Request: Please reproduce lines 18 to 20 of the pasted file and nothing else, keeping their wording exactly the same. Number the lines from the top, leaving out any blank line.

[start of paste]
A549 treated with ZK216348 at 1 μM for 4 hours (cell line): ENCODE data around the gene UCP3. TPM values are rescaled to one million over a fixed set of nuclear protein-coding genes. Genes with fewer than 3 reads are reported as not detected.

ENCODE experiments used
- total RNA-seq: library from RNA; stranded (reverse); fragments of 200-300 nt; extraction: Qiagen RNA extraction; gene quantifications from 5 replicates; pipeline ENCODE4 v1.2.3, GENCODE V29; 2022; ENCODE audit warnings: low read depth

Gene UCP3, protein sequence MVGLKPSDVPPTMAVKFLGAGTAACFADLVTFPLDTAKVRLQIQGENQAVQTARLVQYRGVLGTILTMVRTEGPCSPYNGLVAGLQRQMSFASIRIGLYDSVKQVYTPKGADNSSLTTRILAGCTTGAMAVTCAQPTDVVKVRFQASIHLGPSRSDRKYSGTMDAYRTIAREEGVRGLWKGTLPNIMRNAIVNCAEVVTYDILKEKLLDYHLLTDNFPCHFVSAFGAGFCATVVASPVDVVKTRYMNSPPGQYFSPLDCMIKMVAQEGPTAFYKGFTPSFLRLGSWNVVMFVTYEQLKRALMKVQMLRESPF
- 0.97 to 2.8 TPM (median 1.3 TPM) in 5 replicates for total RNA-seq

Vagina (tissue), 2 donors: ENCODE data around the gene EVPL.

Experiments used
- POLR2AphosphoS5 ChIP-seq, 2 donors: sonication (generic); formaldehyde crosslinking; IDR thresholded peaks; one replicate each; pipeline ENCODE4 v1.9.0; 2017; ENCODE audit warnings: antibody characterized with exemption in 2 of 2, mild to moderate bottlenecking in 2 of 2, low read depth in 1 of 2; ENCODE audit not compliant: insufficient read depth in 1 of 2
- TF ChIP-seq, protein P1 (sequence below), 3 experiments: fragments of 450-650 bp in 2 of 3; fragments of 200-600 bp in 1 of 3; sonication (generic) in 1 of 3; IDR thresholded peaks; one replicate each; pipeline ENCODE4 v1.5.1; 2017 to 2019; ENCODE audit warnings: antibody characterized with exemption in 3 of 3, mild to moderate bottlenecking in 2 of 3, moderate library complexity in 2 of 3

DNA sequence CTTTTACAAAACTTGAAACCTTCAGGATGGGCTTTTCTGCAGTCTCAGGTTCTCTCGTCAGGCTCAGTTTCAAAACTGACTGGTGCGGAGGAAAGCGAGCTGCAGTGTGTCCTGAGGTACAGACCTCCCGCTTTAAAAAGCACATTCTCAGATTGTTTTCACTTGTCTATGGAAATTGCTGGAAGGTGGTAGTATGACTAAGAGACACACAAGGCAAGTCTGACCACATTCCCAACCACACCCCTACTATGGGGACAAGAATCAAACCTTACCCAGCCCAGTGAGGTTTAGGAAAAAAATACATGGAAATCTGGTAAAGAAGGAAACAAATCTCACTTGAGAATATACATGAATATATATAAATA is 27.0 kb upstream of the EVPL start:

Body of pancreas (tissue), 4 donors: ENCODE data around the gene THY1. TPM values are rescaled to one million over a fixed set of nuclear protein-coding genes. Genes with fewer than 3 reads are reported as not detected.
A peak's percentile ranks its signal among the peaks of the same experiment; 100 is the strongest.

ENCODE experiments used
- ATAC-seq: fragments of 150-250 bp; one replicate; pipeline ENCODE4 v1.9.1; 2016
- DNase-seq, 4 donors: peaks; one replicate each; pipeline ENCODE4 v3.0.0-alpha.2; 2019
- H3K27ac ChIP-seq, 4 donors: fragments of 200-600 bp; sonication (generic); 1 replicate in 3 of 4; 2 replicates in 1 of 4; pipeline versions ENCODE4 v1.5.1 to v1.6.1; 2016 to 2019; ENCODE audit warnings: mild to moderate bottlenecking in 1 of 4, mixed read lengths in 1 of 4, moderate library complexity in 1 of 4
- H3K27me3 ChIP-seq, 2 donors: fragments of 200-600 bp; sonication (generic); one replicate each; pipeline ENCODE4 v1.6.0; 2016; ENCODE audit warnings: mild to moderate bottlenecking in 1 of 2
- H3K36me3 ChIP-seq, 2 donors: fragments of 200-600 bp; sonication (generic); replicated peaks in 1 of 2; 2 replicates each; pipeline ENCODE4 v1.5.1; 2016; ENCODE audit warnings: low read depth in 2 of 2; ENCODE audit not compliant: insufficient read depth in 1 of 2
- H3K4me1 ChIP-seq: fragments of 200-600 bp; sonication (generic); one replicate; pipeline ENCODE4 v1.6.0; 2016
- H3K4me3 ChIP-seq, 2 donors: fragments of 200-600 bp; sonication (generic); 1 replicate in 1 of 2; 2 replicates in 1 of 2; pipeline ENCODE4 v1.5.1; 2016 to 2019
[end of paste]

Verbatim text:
- H3K36me3 ChIP-seq, 2 donors: fragments of 200-600 bp; sonication (generic); replicated peaks in 1 of 2; 2 replicates each; pipeline ENCODE4 v1.5.1; 2016; ENCODE audit warnings: low read depth in 2 of 2; ENCODE audit not compliant: insufficient read depth in 1 of 2
- H3K4me1 ChIP-seq: fragments of 200-600 bp; sonication (generic); one replicate; pipeline ENCODE4 v1.6.0; 2016
- H3K4me3 ChIP-seq, 2 donors: fragments of 200-600 bp; sonication (generic); 1 replicate in 1 of 2; 2 replicates in 1 of 2; pipeline ENCODE4 v1.5.1; 2016 to 2019